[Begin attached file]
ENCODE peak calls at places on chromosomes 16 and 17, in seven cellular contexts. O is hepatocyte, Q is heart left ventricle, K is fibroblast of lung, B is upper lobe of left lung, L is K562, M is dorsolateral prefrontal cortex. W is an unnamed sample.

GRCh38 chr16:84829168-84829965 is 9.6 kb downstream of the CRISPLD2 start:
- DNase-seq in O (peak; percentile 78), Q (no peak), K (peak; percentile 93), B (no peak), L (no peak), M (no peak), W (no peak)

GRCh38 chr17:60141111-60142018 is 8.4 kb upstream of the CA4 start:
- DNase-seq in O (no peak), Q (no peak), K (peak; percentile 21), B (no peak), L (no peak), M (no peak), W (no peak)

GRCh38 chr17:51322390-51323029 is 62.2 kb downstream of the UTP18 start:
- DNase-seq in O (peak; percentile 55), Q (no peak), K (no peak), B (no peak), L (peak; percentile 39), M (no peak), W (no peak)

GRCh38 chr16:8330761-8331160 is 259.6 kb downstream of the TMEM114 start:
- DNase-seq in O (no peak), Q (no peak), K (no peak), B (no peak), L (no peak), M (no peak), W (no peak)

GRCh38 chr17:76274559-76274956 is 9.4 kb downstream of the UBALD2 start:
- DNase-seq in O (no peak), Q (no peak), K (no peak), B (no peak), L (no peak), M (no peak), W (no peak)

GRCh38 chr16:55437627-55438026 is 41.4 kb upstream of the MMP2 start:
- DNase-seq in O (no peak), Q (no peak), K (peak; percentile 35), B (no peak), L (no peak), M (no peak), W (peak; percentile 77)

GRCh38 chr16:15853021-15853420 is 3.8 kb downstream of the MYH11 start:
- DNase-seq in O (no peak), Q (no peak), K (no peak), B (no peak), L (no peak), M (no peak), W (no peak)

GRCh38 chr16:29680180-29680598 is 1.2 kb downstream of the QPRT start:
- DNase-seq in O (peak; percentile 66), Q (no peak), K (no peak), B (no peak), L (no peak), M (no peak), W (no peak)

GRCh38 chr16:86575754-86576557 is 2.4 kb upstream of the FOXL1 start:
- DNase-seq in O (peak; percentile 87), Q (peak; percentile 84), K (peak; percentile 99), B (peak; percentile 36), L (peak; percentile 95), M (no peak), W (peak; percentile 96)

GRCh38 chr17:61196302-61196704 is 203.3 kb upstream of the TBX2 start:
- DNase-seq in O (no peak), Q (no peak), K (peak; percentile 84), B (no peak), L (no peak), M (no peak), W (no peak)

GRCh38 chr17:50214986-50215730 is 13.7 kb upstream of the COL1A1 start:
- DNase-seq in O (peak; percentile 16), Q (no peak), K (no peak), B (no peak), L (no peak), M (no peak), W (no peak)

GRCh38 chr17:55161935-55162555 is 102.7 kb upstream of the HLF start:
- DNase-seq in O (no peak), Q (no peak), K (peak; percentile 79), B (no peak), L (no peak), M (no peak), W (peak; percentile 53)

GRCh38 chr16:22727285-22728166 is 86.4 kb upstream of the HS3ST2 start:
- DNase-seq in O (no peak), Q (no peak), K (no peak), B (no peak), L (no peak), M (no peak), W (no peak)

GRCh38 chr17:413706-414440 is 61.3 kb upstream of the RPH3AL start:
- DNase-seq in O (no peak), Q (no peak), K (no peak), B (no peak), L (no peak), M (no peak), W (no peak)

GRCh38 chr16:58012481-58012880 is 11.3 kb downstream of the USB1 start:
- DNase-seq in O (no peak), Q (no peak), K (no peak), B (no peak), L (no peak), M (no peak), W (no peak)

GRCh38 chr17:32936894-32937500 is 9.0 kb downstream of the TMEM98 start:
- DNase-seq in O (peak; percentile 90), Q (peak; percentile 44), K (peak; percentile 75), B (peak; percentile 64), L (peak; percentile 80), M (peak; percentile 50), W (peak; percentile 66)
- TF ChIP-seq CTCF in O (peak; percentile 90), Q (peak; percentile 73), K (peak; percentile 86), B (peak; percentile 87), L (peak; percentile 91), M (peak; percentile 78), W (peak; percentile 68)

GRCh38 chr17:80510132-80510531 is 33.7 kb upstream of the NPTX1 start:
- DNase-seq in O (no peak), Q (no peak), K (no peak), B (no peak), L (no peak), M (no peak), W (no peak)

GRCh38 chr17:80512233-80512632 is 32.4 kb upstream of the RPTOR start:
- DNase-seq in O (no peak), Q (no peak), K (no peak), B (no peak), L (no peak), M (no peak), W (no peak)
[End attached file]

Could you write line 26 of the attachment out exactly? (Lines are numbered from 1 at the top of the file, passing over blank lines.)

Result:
GRCh38 chr16:22727285-22728166 is 86.4 kb upstream of the HS3ST2 start: